Finally, the Congress will feature a number of tutorials and workshops covering, like the symposia, a wide range of topics. We believe that the comprehensive program will provide an excellent overview of the latest advances over the whole range of the physiological sciences and that the speakers selected represent the highest quality of contemporary physiology.
IUPS has been very lucky in having had outstanding ISPC chairpersons who have been able and willing to spend the very considerable amounts of time and energy needed to steer the development of Congress programmes toward satisfactory solutions. Walter Boron did a most excellent job for the extremely successful 2005 San Diego Congress, and Yoshihisa Kurachi has done an equally and truly superb job for the 2009 Kyoto Congress. Both chairpersons were initially selected as chairs of their respective LSPC and subsequently chosen by IUPS as ISPC chairs. It clearly makes sense, also in the future, to maintain this degree of coordination between local and international program selectors. The IUPS Council, at its meeting in Kyoto in December 2007, therefore decided to formalize the arrangement whereby the ISPC chair has to be selected from the LSPC. It was also decided to formalize the arrangement, which has been in operation for both the San Diego and Kyoto Congresses, whereby there has to be a Vice Chair of the ISPC, who is selected by the IUPS Council.
A really outstanding scientific program is obviously a prerequisite for a successful Congress, but it would not be meaningful to have created a great event without a large international audience. It is inevitably the case that financial resources are a factor limiting attendance, particularly so for potential participants from developing countries. The IUPS Council traditionally allocates a budget to enable the participation of young investigators from such countries who would like to present their recent work to the international community. This time, Council decided to spend at least US$ 50,000 and maximally 100,000 for this purpose.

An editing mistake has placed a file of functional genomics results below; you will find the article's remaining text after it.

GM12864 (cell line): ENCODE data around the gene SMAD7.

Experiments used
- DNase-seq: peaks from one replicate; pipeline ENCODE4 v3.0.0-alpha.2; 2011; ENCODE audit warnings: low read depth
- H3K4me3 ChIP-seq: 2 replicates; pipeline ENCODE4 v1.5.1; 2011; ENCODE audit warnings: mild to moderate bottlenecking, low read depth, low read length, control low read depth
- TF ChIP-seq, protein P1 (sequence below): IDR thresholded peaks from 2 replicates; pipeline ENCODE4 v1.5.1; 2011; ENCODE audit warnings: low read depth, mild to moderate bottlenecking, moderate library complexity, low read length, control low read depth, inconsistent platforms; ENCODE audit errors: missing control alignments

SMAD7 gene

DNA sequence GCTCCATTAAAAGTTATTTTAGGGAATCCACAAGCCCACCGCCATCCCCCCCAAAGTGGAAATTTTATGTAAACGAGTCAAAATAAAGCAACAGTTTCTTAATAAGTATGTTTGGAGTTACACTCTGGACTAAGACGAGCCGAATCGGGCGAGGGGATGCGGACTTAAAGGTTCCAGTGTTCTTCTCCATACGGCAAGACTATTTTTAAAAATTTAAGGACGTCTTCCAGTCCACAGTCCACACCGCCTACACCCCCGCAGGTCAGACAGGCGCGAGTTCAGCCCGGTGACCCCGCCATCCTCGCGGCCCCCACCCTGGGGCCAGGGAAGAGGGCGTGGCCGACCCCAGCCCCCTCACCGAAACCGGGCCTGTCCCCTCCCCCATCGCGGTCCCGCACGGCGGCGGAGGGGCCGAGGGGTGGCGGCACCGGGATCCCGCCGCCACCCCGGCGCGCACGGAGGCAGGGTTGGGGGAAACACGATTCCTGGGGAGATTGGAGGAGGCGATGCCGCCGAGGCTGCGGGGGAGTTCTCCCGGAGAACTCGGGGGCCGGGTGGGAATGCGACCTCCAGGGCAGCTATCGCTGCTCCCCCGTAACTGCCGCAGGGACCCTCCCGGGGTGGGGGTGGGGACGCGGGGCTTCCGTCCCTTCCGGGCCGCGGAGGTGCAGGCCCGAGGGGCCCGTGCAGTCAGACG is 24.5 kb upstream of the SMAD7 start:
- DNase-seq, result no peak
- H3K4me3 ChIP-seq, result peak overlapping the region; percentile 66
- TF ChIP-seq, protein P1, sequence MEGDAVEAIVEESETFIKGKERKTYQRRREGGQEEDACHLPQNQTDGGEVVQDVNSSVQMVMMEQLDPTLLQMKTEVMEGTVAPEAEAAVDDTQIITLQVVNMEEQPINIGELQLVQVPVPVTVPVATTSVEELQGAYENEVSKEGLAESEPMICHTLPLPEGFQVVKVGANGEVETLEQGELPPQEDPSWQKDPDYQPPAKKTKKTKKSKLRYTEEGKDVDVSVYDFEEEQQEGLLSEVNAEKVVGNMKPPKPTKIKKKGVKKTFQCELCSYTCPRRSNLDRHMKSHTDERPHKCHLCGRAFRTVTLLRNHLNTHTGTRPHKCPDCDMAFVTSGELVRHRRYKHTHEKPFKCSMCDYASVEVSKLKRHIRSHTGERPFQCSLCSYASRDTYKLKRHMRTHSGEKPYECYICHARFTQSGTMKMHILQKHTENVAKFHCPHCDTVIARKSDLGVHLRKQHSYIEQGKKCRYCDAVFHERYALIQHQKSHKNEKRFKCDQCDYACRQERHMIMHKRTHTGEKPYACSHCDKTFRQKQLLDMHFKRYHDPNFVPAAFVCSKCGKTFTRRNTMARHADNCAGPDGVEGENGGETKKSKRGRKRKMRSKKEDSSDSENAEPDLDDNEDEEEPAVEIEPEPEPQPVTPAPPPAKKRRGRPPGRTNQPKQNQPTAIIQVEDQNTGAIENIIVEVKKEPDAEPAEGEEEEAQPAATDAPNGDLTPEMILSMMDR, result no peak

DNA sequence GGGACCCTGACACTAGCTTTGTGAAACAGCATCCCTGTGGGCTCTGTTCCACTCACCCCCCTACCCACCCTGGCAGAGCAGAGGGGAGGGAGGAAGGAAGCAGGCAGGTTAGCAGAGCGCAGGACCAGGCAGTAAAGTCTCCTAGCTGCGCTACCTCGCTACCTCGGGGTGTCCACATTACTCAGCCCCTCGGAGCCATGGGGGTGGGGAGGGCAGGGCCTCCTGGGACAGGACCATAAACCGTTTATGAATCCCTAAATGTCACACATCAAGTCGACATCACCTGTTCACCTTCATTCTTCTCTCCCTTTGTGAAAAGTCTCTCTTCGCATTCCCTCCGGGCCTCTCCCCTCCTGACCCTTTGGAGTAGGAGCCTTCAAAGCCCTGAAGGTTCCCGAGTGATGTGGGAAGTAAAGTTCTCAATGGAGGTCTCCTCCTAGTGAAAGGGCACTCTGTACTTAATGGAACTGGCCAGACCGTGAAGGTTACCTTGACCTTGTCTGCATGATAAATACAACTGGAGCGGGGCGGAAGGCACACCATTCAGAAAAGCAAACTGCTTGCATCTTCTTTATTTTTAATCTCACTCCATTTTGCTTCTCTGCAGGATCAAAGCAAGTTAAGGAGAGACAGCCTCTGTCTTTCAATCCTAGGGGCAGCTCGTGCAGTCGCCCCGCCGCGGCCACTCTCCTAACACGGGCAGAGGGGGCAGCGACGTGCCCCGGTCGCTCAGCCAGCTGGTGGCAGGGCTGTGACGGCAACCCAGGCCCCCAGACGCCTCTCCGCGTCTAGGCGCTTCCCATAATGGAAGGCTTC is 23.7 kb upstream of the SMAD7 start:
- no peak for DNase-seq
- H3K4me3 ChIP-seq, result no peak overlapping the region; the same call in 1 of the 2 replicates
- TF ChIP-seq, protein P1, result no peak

After the December 2007 meeting, the IUPS Council took the opportunity to visit the 2009 Congress site, namely Kyoto’s International Conference Center (ICC Kyoto). This is the place where the famous Kyoto protocol was signed, and it is indeed an immensely attractive and elegant venue (http://www.icckyoto.or.jp/en/index.html), which impressed all Council Members. Council was in no doubt that the Kyoto ICC would provide a truly excellent frame for the 2009 Congress.
As noted in our last editorial (1), a major part of the December 2007 Council Meeting was devoted to discussion of the report from the Long-Range Planning Committee (LRPC). Council approved the general thrust of the report, and, after some relatively minor changes, the LRPC report has recently been formally approved by the IUPS Council and is now displayed on the IUPS website (http://www.iups.org). We plan to discuss the recommendations from the LRPC in a future IUPS editorial.
Since the LRPC will recommend that IUPS continues to organize international congresses every four years, a call for invitations to host the 38th IUPS Congress in 2017 has been issued and sent to all National Physiological Societies. The IUPS office in Paris should receive invitations before the end of January 2009. In accordance with the established practice, the decision about the location of the 2017 Congress will be made by the IUPS General Assembly at the 2009 Congress. The 2013 Congress is scheduled to take place in Birmingham, England, and this decision, made at the General Assembly in San Diego, will have to be formally confirmed in Kyoto next year.
Like all organizations, IUPS has to take care of reproducing itself. At the General Assembly, which occurs at every IUPS Congress, elections of a new Council and a new Executive Committee have to occur. The IUPS Constitution states that no Officer can serve more than two consecutive terms. The same applies to ordinary Council Members, with the exception that such a member may serve up to three terms if subsequently elected as an Officer. At the 2009 IUPS Congress, an unusually large proportion of the Executive Committee will have completed their two terms of office, and it will be necessary to elect a new President, Secretary General, and Vice President. At the December 2007 Council Meeting, a Nominating Committee, which will present a slate to the 2009 General Assembly, was established with the following composition: Shu Chien, Allen Cowley, Akimichi Kaneko, Ole Petersen (Chair), Chumpol Pholpramool, and Irene Schulz. The Nominating Committee will meet in September 2008, and in this context a letter has been sent out to all IUPS member societies inviting nominations before the end of June 2008. We hope for a good response!
- © 2008 Int. Union Physiol. Sci./Am. Physiol. Soc.